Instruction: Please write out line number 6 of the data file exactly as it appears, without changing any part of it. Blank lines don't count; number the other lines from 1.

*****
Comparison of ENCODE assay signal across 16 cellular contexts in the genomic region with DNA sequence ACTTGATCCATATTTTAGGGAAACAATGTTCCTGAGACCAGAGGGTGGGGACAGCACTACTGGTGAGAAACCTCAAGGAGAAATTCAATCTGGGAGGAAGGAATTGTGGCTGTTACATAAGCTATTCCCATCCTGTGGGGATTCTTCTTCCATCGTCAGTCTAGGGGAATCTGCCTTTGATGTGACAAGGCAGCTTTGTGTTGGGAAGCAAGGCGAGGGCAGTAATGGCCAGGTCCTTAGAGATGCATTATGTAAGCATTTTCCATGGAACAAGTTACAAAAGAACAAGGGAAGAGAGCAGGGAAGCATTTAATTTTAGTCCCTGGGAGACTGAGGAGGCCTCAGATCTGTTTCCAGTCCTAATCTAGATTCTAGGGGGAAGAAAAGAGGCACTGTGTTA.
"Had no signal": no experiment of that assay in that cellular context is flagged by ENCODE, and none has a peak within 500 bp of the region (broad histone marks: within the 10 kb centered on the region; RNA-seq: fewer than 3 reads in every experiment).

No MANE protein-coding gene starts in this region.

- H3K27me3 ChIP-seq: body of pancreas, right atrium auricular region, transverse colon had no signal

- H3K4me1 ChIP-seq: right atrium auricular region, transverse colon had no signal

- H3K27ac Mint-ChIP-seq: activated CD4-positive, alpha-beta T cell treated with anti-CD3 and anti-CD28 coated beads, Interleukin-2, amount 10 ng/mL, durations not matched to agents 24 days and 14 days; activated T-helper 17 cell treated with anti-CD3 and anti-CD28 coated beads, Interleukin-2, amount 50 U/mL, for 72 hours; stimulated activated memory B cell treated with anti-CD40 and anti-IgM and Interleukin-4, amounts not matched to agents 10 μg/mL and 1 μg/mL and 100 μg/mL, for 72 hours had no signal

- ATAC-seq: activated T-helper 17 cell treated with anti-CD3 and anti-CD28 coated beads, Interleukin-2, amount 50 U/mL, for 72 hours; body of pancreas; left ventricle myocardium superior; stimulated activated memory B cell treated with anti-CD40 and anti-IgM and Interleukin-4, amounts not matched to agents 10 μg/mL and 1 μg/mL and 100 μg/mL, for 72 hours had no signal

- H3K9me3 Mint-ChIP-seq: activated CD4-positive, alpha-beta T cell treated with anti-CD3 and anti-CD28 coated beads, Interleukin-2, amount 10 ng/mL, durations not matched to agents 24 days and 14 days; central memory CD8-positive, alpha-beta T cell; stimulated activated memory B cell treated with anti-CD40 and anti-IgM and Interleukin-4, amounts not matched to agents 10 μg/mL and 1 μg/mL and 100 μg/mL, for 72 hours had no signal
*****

- H3K27ac Mint-ChIP-seq: activated CD4-positive, alpha-beta T cell treated with anti-CD3 and anti-CD28 coated beads, Interleukin-2, amount 10 ng/mL, durations not matched to agents 24 days and 14 days; activated T-helper 17 cell treated with anti-CD3 and anti-CD28 coated beads, Interleukin-2, amount 50 U/mL, for 72 hours; stimulated activated memory B cell treated with anti-CD40 and anti-IgM and Interleukin-4, amounts not matched to agents 10 μg/mL and 1 μg/mL and 100 μg/mL, for 72 hours had no signal